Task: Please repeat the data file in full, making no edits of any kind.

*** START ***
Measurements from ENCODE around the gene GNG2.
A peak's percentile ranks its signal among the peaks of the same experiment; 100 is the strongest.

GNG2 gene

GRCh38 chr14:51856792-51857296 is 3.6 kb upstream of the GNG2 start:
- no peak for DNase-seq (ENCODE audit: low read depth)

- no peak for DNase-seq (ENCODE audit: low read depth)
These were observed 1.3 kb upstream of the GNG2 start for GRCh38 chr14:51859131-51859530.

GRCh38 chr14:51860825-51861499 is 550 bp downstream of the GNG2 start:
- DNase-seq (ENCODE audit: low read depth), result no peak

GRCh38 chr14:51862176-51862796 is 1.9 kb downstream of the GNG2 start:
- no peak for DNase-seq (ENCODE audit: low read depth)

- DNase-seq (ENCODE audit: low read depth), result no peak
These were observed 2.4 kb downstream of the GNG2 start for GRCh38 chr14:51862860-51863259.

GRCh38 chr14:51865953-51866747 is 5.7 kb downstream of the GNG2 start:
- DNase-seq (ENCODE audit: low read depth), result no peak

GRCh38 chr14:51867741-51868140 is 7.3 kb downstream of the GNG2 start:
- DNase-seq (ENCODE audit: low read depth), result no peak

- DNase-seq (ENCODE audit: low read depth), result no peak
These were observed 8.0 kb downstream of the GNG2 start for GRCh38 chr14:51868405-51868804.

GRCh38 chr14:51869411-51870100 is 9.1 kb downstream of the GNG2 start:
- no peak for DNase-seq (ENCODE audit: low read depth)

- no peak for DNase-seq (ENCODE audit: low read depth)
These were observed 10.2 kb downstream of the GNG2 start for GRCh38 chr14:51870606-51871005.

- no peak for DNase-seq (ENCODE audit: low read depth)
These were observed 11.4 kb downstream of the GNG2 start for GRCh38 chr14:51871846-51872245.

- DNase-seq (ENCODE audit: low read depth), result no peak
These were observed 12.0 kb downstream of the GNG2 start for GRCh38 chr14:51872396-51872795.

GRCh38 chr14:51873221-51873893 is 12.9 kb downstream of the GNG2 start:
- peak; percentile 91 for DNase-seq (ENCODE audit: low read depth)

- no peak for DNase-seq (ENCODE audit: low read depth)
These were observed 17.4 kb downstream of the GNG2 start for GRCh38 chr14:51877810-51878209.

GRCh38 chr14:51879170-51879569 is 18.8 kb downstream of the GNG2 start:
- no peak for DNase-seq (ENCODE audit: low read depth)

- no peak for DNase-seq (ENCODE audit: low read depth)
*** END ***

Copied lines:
Measurements from ENCODE around the gene GNG2.
A peak's percentile ranks its signal among the peaks of the same experiment; 100 is the strongest.

GNG2 gene

GRCh38 chr14:51856792-51857296 is 3.6 kb upstream of the GNG2 start:
- no peak for DNase-seq (ENCODE audit: low read depth)

- no peak for DNase-seq (ENCODE audit: low read depth)
These were observed 1.3 kb upstream of the GNG2 start for GRCh38 chr14:51859131-51859530.

GRCh38 chr14:51860825-51861499 is 550 bp downstream of the GNG2 start:
- DNase-seq (ENCODE audit: low read depth), result no peak

GRCh38 chr14:51862176-51862796 is 1.9 kb downstream of the GNG2 start:
- no peak for DNase-seq (ENCODE audit: low read depth)

- DNase-seq (ENCODE audit: low read depth), result no peak
These were observed 2.4 kb downstream of the GNG2 start for GRCh38 chr14:51862860-51863259.

GRCh38 chr14:51865953-51866747 is 5.7 kb downstream of the GNG2 start:
- DNase-seq (ENCODE audit: low read depth), result no peak

GRCh38 chr14:51867741-51868140 is 7.3 kb downstream of the GNG2 start:
- DNase-seq (ENCODE audit: low read depth), result no peak

- DNase-seq (ENCODE audit: low read depth), result no peak
These were observed 8.0 kb downstream of the GNG2 start for GRCh38 chr14:51868405-51868804.

GRCh38 chr14:51869411-51870100 is 9.1 kb downstream of the GNG2 start:
- no peak for DNase-seq (ENCODE audit: low read depth)

- no peak for DNase-seq (ENCODE audit: low read depth)
These were observed 10.2 kb downstream of the GNG2 start for GRCh38 chr14:51870606-51871005.

- no peak for DNase-seq (ENCODE audit: low read depth)
These were observed 11.4 kb downstream of the GNG2 start for GRCh38 chr14:51871846-51872245.

- DNase-seq (ENCODE audit: low read depth), result no peak
These were observed 12.0 kb downstream of the GNG2 start for GRCh38 chr14:51872396-51872795.

GRCh38 chr14:51873221-51873893 is 12.9 kb downstream of the GNG2 start:
- peak; percentile 91 for DNase-seq (ENCODE audit: low read depth)

- no peak for DNase-seq (ENCODE audit: low read depth)
These were observed 17.4 kb downstream of the GNG2 start for GRCh38 chr14:51877810-51878209.

GRCh38 chr14:51879170-51879569 is 18.8 kb downstream of the GNG2 start:
- no peak for DNase-seq (ENCODE audit: low read depth)

- no peak for DNase-seq (ENCODE audit: low read depth)